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Learning the Eating Customs in India

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Traditionally, Indians do not eat with cutlery. Traditional foods like breads and curry are best eaten with hands. Forks, knives and other utensils are considered a barrier to the way you are supposed to enjoy your food. Food should be an all-sensory experience, enjoyed with touch, smell and taste. Eating with hands can be done in a very clean manner, so long as you wash them properly and do not keep long fingernails. Food can be scooped up with flat bread, such as naan, roti or chapti, and lifted up to the mouth. In Northern India, when people eat curry, fingers are not allowed to be stained, and only the fingertips are used. In South India, people do not touch their plates.

There are some exceptions to eating with your hands, such as if a food is soupy. Spoons are used for food like daals or rice. More formal restaurants, or buffets without banana leaves, often offer spoons to eat with. There are forks and knives in India, but they are usually used in the kitchen, or to serve people from a common plate. It is considered rude to touch other people’s food.

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India has the highest number of vegetarians out of any country in the world. Many practice this diet because of religious beliefs. If you make food arrangements with an Indian, make sure you ask about any diet restrictions they may have. There are many vegetarian-only restaurants, and they will indicate this by a sign outside. Be sure not to accidentally order meat at one of these establishments, as it is considered rude. Also, the Hindus will not eat beef, and the Muslims will not eat pork. Pork is not used in Hindu cooking very often either. Restaurants in the more conservative or religious states in India will not have any pork or beef selections. The North Eastern states do have some beef, and some states with a Christian minority will have pork eaters. Expect chicken and lamb to be the main meat selections.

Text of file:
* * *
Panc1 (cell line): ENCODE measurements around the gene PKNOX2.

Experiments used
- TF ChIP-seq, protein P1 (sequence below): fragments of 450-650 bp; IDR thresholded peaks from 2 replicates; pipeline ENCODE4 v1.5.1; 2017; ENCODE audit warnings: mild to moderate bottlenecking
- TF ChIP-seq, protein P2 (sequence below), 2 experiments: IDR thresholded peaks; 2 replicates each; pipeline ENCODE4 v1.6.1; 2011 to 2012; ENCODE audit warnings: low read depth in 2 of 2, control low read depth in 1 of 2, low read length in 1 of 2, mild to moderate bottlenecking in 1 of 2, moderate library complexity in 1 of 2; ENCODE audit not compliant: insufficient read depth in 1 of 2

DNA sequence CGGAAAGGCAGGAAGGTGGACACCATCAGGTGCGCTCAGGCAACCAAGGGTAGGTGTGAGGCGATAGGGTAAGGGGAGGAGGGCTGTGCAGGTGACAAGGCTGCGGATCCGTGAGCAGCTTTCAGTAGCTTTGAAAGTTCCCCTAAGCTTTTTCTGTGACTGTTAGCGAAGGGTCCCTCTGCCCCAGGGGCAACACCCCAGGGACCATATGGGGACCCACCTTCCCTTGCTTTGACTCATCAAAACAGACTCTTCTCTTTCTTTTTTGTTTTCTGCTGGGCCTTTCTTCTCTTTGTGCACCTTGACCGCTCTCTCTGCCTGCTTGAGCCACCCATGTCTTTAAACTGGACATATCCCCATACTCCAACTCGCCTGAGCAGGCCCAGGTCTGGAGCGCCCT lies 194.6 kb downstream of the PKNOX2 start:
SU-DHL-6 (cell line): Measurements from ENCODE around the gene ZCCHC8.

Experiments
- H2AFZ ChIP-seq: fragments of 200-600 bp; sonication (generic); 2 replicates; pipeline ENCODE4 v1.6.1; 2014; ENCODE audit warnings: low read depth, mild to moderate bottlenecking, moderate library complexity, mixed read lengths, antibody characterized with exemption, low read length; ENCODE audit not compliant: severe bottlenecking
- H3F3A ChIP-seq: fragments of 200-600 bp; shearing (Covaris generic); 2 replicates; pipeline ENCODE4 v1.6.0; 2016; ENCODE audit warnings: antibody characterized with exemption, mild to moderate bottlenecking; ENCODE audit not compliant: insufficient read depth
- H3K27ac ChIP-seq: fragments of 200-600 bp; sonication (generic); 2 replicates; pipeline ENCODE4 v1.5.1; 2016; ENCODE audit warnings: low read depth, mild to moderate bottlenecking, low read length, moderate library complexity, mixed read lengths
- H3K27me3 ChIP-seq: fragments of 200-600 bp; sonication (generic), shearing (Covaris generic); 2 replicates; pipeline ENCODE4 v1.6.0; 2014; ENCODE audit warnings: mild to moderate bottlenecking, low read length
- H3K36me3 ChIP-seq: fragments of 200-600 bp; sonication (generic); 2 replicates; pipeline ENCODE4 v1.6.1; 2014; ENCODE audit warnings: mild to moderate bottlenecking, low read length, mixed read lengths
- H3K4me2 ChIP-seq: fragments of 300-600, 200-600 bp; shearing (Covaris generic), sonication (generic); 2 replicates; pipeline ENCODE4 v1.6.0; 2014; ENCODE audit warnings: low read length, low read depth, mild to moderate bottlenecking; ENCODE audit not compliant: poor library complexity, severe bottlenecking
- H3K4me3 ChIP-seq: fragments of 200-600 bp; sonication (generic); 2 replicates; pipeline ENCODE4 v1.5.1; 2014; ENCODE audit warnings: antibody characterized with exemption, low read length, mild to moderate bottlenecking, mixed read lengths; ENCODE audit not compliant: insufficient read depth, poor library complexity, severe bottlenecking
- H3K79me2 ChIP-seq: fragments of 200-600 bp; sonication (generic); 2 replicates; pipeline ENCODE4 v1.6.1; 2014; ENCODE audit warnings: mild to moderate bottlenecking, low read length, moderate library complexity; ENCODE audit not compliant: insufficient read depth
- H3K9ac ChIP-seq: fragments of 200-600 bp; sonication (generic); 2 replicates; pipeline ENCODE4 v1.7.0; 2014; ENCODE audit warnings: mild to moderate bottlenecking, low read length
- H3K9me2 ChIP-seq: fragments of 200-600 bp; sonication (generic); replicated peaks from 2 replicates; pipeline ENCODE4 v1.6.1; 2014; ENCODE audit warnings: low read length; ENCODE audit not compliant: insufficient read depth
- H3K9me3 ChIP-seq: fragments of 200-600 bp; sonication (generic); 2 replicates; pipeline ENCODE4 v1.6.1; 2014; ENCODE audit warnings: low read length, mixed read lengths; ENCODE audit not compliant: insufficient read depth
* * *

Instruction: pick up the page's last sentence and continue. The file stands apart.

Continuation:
When you are eating, always do so with your right hand. The left is considered unclean. It is becoming more acceptable for left-handed people to eat with their left hands, however. Typically, everyone will wash their hands before dinner and after.

Alcohol is not a big part of Indian culture. Many restaurants do not serve alcoholic drinks, and if they do, there is not a great deal of selection.

Comments

2 thoughts on “Learning the Eating Customs in India

  1. I will always observe an Indian while he or she eating. 9 out of 10 will be eating the same way. I desperately wanted to know why an Indian will stick out one’s tongue while putting food into one’s mouth???

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